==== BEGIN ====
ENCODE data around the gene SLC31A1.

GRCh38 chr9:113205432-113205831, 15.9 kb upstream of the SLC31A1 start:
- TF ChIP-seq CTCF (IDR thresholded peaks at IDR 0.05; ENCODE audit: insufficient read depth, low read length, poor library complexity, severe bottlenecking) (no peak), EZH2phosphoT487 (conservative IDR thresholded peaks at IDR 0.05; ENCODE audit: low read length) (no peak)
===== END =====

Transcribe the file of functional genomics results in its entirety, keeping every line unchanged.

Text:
ENCODE data around the gene SLC31A1.

GRCh38 chr9:113205432-113205831, 15.9 kb upstream of the SLC31A1 start:
- TF ChIP-seq CTCF (IDR thresholded peaks at IDR 0.05; ENCODE audit: insufficient read depth, low read length, poor library complexity, severe bottlenecking) (no peak), EZH2phosphoT487 (conservative IDR thresholded peaks at IDR 0.05; ENCODE audit: low read length) (no peak)